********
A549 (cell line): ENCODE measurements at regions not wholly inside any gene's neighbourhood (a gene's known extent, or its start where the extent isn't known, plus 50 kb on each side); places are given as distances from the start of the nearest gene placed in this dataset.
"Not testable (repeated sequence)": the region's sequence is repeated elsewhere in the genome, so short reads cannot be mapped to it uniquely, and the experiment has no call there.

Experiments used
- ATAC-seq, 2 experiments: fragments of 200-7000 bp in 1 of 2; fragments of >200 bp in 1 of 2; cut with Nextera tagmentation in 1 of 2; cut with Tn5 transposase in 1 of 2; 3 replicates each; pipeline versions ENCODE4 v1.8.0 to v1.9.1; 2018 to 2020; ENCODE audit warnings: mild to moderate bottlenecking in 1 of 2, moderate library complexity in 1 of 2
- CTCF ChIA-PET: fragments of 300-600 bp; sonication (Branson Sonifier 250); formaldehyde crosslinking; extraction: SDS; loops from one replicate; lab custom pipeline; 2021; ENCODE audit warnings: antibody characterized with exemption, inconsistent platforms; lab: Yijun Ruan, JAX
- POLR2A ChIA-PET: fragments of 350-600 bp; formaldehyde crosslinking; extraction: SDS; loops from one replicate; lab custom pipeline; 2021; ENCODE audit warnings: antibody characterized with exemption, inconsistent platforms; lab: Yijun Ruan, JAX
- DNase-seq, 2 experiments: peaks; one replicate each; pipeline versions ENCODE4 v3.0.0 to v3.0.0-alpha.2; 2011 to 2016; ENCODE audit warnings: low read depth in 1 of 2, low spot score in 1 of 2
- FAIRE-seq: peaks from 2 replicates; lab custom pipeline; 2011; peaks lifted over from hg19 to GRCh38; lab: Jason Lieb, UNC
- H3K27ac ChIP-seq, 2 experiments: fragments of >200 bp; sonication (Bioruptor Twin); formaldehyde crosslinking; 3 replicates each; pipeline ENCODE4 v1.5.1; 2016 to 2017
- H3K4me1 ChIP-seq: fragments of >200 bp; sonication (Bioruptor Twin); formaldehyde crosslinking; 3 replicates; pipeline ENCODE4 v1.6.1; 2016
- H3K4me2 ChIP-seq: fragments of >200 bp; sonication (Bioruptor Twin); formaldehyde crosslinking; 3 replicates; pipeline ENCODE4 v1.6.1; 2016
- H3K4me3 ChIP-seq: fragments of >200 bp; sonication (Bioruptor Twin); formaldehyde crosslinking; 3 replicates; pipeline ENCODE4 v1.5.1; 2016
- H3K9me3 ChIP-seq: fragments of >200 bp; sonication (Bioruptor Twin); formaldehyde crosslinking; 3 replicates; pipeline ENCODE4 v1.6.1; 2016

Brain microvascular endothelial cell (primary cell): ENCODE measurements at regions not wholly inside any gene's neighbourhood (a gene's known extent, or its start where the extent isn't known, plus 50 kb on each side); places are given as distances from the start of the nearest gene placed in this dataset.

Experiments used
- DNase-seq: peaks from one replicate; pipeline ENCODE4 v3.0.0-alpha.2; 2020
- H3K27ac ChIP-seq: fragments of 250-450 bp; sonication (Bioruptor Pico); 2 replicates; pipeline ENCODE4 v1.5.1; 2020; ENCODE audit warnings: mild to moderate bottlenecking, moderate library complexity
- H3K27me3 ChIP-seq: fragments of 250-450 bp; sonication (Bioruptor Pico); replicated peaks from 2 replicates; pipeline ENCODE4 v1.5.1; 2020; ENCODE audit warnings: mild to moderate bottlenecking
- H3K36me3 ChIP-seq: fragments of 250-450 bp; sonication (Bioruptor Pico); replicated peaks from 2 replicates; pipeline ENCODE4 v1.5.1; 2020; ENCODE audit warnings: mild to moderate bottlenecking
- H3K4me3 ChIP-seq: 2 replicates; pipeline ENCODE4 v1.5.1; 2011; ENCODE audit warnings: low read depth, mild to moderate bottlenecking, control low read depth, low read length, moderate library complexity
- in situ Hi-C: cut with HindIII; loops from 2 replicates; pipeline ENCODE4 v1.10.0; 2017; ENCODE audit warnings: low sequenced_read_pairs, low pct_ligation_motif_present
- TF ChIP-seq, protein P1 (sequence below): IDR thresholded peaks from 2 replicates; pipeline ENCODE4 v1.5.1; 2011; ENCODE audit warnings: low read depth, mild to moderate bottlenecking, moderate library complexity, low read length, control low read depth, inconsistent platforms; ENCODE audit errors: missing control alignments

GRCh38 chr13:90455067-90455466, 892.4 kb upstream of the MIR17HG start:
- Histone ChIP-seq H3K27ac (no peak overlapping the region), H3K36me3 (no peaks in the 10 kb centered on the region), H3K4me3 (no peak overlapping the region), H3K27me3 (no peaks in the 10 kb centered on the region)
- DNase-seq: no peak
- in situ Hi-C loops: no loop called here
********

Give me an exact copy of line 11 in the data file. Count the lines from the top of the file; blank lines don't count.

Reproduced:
- H3K4me2 ChIP-seq: fragments of >200 bp; sonication (Bioruptor Twin); formaldehyde crosslinking; 3 replicates; pipeline ENCODE4 v1.6.1; 2016